Have I Just Wasted Three Years Of My Life At Uni?
The Debrief: A report was published revealing that just fewer than 60% of graduates in the UK work non-graduate jobs. So were the last three years a total waste of time?
At this time of year, images of mortarboards, new Topshop dresses cloaked in gowns a sad shade of grey and triumphant grins on the faces of students surrounded by family fill our Facebook feed. We ex-graduates smile knowingly – we were there. A year ago, two years ago, five years ago and we understand those emotions: glee, exhaustion, accomplishment, slight disappointment at the anti-climactic-ness of it all.
There may be a very small part of your consciousness that’s taken up with the debt you’ve now got to begin paying back, but it’s only a teeny tiny part. You’ve just drained your brain capacity for an 8,000-word dissertation forgodsake.
Despite graduating from university a year ago, I experienced mixed emotions about my arts degree halfway through. There was no longer a question as to whether university fees were going to rise and though I just missed having to pay £9,000, it was hard to ignore the constant topic of chatter: was university even worth it anymore?
A report was published revealing that just fewer than 60% of graduates in the UK work in non-graduate jobs. This is a problem because employers are using degree qualifications as part of the screening process for jobs that don’t require a university education. By making it harder for young people to apply for jobs – only allowing 2:1s and/or 1:1s – doesn’t mean the skill needed for the job will be enhanced. In fact, those skills are being wasted and it means that those who do have the expertise and didn’t go to uni are missing out.
With the government estimating that 45% of graduates will not earn enough to repay their student loans, this is no longer a sustainable situation.
Peter Cheese, chief executive of the Chartered Institute of Personnel and Development (CIPD) who published the report, said: ‘We need to start a national debate about how to generate more high-skilled jobs’ and that choosing an apprenticeship over university is a ‘much better choice’.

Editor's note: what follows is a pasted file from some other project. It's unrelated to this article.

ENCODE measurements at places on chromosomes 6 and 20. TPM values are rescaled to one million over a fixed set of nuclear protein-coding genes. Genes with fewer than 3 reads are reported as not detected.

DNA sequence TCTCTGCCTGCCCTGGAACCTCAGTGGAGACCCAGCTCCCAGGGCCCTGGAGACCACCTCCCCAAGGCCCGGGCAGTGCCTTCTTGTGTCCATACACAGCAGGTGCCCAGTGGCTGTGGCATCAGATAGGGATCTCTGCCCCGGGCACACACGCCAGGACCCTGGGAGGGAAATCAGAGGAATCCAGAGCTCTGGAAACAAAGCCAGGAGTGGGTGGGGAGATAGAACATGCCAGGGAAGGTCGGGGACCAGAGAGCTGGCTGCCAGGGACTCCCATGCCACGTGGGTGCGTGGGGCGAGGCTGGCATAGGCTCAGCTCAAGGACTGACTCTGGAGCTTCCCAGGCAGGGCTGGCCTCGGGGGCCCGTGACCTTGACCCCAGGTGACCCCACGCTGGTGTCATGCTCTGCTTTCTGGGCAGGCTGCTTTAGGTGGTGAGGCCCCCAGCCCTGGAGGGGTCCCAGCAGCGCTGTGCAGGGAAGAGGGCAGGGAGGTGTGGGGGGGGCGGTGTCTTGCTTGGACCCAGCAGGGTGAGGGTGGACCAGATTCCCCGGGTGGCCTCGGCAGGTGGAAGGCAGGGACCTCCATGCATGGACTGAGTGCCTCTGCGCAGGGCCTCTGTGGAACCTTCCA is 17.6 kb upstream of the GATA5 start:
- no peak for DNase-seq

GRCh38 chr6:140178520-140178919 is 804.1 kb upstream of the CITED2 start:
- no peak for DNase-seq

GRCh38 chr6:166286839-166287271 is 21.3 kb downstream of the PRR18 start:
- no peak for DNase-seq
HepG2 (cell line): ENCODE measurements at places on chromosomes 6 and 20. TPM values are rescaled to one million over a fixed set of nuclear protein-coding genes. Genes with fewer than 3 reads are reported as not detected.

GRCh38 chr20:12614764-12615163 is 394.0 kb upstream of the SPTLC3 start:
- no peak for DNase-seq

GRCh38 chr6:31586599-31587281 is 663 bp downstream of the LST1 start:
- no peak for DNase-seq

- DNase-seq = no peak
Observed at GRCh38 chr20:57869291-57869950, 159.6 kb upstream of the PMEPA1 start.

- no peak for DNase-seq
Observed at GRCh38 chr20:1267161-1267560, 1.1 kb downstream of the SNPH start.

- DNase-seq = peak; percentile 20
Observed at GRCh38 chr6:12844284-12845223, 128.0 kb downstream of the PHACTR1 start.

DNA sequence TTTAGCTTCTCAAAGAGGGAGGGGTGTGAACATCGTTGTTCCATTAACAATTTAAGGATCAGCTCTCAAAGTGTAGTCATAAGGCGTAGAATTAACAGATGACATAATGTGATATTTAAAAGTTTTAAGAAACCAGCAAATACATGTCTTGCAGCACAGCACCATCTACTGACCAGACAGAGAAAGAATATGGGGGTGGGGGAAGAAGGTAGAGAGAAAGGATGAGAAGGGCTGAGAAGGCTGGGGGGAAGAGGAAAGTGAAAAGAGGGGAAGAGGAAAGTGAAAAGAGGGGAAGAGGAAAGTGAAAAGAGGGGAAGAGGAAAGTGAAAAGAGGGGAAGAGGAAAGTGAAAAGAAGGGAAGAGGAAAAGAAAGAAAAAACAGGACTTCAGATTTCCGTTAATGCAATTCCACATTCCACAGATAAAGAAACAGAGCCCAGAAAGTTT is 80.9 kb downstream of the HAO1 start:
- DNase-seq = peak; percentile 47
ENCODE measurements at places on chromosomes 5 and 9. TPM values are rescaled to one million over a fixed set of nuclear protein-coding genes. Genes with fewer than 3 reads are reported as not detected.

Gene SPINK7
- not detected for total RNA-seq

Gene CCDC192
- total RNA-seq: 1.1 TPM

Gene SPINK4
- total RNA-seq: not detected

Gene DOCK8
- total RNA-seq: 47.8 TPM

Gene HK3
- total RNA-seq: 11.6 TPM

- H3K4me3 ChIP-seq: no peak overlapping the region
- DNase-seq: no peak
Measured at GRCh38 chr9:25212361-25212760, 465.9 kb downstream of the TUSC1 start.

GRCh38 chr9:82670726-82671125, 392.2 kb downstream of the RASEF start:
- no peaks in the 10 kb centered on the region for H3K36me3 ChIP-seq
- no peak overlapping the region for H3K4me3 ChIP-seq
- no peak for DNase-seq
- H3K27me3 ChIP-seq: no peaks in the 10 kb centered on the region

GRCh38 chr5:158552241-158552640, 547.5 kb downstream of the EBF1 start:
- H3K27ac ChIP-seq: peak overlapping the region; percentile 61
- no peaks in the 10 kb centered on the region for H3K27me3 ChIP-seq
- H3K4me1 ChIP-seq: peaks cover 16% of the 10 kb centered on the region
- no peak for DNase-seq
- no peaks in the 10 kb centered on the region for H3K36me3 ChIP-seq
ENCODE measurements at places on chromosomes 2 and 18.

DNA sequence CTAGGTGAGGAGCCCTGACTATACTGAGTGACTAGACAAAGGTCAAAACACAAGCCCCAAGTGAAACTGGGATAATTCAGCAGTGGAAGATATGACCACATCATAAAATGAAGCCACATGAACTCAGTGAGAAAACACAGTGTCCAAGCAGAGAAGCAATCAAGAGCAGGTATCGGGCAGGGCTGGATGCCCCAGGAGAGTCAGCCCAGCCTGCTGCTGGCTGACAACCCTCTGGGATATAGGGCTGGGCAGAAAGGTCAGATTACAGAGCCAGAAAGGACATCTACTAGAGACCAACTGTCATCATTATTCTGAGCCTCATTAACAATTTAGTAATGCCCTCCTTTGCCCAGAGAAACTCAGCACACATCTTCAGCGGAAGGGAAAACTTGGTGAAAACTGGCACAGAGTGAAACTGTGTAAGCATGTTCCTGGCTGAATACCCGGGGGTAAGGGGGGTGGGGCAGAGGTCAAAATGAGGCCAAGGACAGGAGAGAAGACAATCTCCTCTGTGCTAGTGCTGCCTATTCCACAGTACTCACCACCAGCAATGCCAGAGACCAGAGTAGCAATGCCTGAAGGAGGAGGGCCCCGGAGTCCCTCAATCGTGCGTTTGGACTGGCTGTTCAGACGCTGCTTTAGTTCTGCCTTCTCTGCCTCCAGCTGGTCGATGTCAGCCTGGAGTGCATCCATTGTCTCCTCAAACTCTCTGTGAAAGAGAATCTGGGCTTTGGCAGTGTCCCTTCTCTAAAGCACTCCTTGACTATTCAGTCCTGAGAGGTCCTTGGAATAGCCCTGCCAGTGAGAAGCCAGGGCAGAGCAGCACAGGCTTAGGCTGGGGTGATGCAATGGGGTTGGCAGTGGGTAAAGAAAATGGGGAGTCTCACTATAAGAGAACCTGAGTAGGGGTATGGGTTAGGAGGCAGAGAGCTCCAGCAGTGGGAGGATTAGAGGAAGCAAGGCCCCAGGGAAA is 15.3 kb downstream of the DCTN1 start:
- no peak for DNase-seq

He might be onto something; I have a friend who undertook a plumbing apprenticeship 18 months ago and he’s currently earning double what I earn and loves it.
Reflecting on my decision to go to university to study English Literature, I don’t regret it. I count myself extremely lucky that I had the delicious privilege of studying something I enjoyed for three years with no responsibilities. It was a bubble – of socialising, study and steady transformation – far removed from reality that I will never experience again. That being said, there was so much unutilised time during my degree (only 10 hours contact time) that for £9,000 it’s a costly privilege I wouldn’t have found so easy to revel in.
Going to university was never set in stone for me. I’m actually quite certain I wouldn’t have gone had I not been told ‘You’ll never get a job here unless you have a degree’ by a woman I was working with two days into my work experience at a respected interiors magazine aged 16. The Devil Wears Prada was my favourite film at the time and working at a glossy magazine was my dream, so you can imagine the effect those words had. It was like a switch went off in my head.
And besides, it felt like university was the only option and the accepted, well-trodden route. Cheese stressed that ‘Efforts need to be redoubled to ensure young people… can access good quality careers information, advice and guidance so they can make better-informed decisions.’ As someone who attended a school that was only interested in getting students into Oxbridge, I couldn’t agree more.
Fortunately, my parents instilled in me from a young age that I needed to have as much experience as I did education so both before and during my undergraduate years I interned whenever possible. I got real-world experience and built up a CV that gave me something to talk about in interviews post-graduation.
Very few people have ever asked about my degree. It may have got me through the screening process, but it’s my other work experience that employers quiz me on. In fact, more than anything, interviewers have wanted to know if I have any skills in things like Photoshop and HTML.
If I had my time again I’d study something practical like coding. I can still learn that now, but I wish there had been more emphasis on the importance of technology and our part to play in that when I was in sixth form. While I feel nostalgic for ‘the way things were’, I envy the younger generation who are computer literate by the age of five. They’re going to blow us millennials out of the water.
Literature may have provided me with great dinner party material but I don’t believe it’s the key to my success. I don’t need a degree for the job I’m doing now and I know that three years of hard work (and no university) could have gotten me to where I am now – if not further.
Of course, achieving that would have come down to other factors: knowing the right people, networking, luck, but then those are the things I’ve had to take advantage of, and seek out, even with a degree. It wouldn’t have been easy, but it was and is undeniably doable.
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